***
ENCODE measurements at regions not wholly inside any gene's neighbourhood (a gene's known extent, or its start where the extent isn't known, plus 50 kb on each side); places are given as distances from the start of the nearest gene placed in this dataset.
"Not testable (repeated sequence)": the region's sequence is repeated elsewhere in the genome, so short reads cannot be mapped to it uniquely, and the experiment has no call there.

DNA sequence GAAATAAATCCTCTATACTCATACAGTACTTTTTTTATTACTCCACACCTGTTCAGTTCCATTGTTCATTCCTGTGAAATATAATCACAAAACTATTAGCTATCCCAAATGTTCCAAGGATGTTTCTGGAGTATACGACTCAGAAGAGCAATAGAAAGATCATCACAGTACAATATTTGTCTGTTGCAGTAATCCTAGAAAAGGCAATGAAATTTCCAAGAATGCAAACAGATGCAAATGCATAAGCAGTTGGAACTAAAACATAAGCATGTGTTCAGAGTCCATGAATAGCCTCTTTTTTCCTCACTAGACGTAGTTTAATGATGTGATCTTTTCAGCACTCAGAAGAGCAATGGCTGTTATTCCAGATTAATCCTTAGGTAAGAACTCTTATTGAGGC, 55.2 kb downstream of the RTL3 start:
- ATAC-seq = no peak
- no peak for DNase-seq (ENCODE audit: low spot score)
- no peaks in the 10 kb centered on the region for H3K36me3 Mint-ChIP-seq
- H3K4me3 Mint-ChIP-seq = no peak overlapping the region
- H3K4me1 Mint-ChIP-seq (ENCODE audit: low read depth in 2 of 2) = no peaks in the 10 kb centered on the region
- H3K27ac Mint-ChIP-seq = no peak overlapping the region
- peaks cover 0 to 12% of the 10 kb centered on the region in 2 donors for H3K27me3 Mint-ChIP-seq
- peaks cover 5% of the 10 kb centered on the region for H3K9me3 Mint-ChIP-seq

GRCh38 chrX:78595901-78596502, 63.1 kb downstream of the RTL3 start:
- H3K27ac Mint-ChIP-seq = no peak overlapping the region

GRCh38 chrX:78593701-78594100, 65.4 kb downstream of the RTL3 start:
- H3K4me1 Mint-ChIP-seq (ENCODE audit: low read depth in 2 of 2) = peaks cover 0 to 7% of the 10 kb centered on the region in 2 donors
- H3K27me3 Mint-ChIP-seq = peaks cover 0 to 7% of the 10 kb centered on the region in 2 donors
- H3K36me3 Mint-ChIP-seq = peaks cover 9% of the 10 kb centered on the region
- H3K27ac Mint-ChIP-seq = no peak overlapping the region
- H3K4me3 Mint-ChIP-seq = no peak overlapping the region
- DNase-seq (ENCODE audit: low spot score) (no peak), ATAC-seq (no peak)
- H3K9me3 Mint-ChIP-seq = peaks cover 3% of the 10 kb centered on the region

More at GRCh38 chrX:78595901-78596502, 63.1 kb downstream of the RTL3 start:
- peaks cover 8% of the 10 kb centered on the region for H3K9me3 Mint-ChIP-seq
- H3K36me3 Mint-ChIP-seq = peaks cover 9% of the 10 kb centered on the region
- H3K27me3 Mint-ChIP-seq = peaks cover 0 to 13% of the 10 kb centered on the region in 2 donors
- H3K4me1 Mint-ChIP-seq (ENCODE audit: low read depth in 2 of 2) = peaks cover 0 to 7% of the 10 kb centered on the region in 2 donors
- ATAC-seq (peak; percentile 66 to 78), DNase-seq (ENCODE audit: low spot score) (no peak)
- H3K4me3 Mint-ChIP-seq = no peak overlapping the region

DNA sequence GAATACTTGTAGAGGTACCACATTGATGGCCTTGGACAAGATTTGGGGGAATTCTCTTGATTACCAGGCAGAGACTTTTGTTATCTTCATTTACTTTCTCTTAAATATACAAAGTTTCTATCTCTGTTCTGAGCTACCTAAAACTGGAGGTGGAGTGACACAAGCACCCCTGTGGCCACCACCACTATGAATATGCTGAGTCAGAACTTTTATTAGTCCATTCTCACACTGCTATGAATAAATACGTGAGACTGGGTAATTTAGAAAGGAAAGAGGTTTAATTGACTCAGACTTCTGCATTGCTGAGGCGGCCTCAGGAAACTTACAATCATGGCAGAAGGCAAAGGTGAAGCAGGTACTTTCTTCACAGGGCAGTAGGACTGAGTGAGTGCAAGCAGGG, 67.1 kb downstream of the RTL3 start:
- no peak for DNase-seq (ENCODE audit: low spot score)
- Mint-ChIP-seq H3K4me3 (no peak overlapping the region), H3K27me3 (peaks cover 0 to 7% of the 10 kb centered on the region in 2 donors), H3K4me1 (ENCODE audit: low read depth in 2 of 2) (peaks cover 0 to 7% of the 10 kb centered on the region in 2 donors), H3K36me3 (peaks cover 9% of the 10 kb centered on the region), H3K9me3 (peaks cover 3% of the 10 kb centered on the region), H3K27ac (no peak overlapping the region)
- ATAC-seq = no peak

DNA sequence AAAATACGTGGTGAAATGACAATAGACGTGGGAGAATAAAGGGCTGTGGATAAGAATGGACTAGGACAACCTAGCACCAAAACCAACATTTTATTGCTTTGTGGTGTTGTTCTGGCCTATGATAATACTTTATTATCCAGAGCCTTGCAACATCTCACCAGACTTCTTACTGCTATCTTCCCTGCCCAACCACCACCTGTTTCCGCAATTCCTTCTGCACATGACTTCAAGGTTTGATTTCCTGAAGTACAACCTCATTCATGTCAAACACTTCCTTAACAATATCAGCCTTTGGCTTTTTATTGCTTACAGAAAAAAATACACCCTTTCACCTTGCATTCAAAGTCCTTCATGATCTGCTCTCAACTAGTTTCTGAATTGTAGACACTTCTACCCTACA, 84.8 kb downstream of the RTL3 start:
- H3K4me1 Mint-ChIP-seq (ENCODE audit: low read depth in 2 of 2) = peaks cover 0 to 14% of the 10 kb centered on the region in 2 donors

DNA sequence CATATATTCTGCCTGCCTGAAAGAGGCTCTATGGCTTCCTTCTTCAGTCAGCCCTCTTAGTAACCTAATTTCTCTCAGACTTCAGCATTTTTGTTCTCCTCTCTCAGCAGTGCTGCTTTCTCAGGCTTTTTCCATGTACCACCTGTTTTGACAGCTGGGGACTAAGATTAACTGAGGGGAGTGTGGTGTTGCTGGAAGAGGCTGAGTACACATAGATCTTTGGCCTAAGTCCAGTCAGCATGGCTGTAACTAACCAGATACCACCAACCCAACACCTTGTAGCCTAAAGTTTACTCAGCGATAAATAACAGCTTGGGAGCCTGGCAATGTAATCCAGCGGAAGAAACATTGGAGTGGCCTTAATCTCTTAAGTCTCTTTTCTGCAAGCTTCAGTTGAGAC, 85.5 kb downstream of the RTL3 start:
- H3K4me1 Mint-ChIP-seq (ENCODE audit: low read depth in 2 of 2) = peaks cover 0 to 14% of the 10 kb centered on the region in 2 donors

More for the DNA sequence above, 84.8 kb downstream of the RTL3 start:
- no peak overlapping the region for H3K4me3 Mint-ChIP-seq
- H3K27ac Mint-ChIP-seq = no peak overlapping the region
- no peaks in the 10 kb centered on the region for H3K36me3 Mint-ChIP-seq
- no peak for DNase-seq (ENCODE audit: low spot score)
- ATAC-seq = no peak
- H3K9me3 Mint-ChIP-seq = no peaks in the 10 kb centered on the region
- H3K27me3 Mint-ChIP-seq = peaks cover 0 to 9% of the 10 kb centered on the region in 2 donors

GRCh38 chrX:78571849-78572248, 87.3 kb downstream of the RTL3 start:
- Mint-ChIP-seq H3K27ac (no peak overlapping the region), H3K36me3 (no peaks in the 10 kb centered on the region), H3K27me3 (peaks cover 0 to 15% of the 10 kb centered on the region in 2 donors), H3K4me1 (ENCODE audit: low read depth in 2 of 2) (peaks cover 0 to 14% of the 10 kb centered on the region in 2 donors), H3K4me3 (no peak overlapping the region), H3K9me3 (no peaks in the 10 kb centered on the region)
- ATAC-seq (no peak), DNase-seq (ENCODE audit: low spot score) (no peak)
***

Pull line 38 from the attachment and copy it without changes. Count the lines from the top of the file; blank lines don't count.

- no peak overlapping the region for H3K4me3 Mint-ChIP-seq